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A Sampling of Research by Applied Math and Statistics Faculty

COMPUTATIONAL APPLIED MATHEMATICS: Distinguished Professor James Glimm, a member of the National Academy of Sciences,  winner of the National Medal of Science, and former President of the American Mathematical Society, developed the front-tracking methodology that is now used for critical shock-wave calculations; e.g., simulating nuclear explosions.     Professor Roman Samulyak applies numerical algorithms for partial differential equations (PDE) to simulate physics processes in particle accelerators and fusion reactors.  Professor Xiaolin Li is using similar computational tools in fluid dynamics to model the effect of new parachute designs for the U.S. Army.

COMPUTATIONAL BIOLOGY Professors Rob Rizzo and Dima Kosakov are building 3D-structure-based computational models to identify sites on human molecules where proteins from viruses and bacteria attach and cause damage. Once such binding sites are found, they try to design drugs to interfere with the binding. In Rizzo’s work, the aim of the drugs is to attach to the binding region on foreign protein, to neutralize the protein’s method of attack.  In Kozakov’s work, the goal of the drug is to attach to the binding region on the human molecule so that the foreign protein cannot attach.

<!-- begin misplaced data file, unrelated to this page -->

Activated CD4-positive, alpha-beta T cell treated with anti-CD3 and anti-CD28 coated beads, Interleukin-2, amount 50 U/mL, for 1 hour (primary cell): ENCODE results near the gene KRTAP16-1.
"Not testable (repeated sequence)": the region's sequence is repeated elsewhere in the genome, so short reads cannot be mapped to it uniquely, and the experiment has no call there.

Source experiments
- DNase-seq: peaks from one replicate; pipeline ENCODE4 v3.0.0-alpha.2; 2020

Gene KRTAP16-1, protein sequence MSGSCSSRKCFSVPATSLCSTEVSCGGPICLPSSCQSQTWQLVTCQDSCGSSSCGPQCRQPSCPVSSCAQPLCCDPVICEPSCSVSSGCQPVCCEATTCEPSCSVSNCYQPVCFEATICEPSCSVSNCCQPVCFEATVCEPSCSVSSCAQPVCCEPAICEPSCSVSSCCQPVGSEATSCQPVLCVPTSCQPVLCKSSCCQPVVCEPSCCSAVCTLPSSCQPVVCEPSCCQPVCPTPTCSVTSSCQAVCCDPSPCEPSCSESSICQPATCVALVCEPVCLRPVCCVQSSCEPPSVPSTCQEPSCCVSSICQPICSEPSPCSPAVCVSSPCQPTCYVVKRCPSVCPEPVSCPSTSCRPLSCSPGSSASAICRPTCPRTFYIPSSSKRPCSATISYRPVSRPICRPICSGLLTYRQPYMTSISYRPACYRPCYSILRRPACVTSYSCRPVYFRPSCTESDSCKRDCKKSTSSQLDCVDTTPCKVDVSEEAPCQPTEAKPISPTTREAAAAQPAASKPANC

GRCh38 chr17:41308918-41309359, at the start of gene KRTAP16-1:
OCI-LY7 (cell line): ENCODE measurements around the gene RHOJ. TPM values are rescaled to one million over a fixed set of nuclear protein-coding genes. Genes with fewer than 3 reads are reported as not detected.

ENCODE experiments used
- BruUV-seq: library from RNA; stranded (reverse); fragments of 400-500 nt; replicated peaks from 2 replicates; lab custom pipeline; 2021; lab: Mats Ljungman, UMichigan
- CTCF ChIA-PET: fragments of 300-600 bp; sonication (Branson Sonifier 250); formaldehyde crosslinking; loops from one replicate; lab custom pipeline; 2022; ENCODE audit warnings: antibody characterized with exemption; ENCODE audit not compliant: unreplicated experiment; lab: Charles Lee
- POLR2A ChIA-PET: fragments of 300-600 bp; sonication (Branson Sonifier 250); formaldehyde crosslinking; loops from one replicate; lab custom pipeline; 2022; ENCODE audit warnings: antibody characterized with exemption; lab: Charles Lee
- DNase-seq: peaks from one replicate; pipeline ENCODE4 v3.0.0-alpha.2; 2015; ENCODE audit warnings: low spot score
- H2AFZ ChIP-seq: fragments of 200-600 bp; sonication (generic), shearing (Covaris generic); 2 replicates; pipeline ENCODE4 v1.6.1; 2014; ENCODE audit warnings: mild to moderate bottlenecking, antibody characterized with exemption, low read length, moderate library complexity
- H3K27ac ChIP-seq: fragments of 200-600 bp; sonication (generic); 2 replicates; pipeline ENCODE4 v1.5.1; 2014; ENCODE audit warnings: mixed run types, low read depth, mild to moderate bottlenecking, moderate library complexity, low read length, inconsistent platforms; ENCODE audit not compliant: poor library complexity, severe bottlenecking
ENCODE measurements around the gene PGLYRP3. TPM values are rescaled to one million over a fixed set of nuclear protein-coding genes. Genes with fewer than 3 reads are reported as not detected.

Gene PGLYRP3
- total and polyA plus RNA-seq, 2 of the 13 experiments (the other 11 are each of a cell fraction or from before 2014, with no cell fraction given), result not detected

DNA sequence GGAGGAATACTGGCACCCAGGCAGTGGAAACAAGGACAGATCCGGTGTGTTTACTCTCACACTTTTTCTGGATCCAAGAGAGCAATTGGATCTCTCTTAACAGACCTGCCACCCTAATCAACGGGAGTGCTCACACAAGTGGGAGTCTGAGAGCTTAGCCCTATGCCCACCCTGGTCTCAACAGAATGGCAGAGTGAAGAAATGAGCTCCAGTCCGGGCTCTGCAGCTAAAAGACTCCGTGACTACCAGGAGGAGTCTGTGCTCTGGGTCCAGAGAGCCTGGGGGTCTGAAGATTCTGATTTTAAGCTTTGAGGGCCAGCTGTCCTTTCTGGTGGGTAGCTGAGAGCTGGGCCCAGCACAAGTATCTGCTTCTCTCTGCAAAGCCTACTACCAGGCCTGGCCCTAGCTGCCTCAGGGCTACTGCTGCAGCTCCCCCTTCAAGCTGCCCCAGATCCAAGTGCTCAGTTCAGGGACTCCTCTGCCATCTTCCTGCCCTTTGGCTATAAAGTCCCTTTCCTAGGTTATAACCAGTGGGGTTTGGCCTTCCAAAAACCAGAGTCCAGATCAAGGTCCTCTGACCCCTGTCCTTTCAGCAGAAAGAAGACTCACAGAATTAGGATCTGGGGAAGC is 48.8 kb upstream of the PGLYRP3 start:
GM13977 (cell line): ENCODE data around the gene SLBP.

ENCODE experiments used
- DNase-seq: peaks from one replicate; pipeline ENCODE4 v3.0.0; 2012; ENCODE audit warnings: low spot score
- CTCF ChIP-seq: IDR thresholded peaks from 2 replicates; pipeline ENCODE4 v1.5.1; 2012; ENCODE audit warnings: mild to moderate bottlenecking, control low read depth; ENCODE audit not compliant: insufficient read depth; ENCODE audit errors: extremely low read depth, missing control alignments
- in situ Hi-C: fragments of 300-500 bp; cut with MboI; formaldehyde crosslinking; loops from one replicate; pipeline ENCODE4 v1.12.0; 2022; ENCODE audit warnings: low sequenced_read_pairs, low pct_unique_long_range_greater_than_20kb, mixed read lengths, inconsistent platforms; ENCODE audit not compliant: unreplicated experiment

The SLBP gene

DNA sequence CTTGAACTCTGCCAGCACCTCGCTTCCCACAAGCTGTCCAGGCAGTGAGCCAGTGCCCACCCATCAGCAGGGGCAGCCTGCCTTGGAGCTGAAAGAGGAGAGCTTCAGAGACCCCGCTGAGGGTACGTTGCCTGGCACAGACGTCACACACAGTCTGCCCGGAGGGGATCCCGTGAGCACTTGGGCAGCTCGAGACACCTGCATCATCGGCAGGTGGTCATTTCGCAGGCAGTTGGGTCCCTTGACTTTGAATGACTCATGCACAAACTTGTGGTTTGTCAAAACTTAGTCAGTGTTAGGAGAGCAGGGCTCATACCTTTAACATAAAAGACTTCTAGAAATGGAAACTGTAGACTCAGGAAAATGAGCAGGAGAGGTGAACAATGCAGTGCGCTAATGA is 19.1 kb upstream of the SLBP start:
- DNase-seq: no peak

OPERATIONS RESEARCH: Distinguished Professor Eugene Feinberg is a national leader in applying Markov decision process to optimizing electric energy transmission and forecast energy demand.  His skills have been used locally by Long Island’s power company Public Service Gas & Electric to improve the transmission of electricity and forecast short- and long-term demand.

STATISTICS Professors Song Wu and Wei Zhu recently published an influential paper in Nature about hereditary versus environmental factors in cancer risk.   There has been shown to be a high correlation between the rate of stem-cell division and unavoidable cancer-causing damage to cells in humans.  Wu and Zhu analyzed data that showed this correlation to be unaffected by hereditary factors.